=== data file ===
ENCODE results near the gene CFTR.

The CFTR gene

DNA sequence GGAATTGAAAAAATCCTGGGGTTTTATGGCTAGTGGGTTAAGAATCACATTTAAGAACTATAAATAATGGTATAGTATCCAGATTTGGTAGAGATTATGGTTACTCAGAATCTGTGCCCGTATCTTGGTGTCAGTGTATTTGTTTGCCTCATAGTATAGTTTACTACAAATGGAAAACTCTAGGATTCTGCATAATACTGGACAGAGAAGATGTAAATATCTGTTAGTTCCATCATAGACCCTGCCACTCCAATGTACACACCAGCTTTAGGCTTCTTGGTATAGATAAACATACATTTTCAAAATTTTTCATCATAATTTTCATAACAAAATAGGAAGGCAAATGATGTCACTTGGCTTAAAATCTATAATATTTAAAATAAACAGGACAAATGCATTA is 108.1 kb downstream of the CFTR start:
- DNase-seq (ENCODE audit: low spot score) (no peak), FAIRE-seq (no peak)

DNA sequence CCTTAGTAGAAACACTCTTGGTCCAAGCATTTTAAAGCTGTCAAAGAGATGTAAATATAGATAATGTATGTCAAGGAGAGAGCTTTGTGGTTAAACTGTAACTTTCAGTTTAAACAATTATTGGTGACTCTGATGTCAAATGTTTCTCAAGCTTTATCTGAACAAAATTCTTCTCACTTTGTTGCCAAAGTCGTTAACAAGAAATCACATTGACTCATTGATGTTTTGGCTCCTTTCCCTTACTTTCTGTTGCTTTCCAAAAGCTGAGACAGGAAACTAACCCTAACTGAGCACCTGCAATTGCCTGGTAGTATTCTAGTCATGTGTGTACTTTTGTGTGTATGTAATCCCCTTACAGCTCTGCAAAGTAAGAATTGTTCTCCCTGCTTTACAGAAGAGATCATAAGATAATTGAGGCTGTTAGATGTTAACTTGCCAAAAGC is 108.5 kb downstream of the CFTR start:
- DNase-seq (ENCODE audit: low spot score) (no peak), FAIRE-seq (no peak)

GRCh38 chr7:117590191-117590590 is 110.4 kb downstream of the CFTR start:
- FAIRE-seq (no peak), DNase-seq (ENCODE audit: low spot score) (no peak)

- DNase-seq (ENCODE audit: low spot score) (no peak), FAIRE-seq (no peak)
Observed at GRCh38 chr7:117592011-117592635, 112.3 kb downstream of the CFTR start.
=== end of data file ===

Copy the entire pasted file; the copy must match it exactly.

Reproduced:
ENCODE results near the gene CFTR.

The CFTR gene

DNA sequence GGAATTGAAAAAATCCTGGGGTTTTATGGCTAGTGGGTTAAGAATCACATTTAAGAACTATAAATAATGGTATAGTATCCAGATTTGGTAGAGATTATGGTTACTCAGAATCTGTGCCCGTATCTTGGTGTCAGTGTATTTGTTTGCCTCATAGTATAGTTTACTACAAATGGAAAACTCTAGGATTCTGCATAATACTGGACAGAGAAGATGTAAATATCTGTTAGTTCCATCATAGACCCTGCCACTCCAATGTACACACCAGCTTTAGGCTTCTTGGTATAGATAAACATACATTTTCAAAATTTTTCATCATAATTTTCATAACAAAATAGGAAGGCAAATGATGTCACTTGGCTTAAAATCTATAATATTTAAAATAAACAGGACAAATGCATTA is 108.1 kb downstream of the CFTR start:
- DNase-seq (ENCODE audit: low spot score) (no peak), FAIRE-seq (no peak)

DNA sequence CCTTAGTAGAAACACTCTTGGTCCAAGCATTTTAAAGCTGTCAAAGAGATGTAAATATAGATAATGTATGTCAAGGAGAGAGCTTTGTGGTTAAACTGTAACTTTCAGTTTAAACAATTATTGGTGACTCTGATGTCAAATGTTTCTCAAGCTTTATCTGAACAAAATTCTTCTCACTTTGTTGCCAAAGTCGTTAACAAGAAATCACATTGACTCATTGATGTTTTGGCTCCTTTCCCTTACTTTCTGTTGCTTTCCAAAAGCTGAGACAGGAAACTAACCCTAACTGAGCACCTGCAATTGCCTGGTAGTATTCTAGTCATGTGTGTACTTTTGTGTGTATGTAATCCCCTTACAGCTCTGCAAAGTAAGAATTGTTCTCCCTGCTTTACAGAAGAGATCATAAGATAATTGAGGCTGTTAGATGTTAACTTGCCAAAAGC is 108.5 kb downstream of the CFTR start:
- DNase-seq (ENCODE audit: low spot score) (no peak), FAIRE-seq (no peak)

GRCh38 chr7:117590191-117590590 is 110.4 kb downstream of the CFTR start:
- FAIRE-seq (no peak), DNase-seq (ENCODE audit: low spot score) (no peak)

- DNase-seq (ENCODE audit: low spot score) (no peak), FAIRE-seq (no peak)
Observed at GRCh38 chr7:117592011-117592635, 112.3 kb downstream of the CFTR start.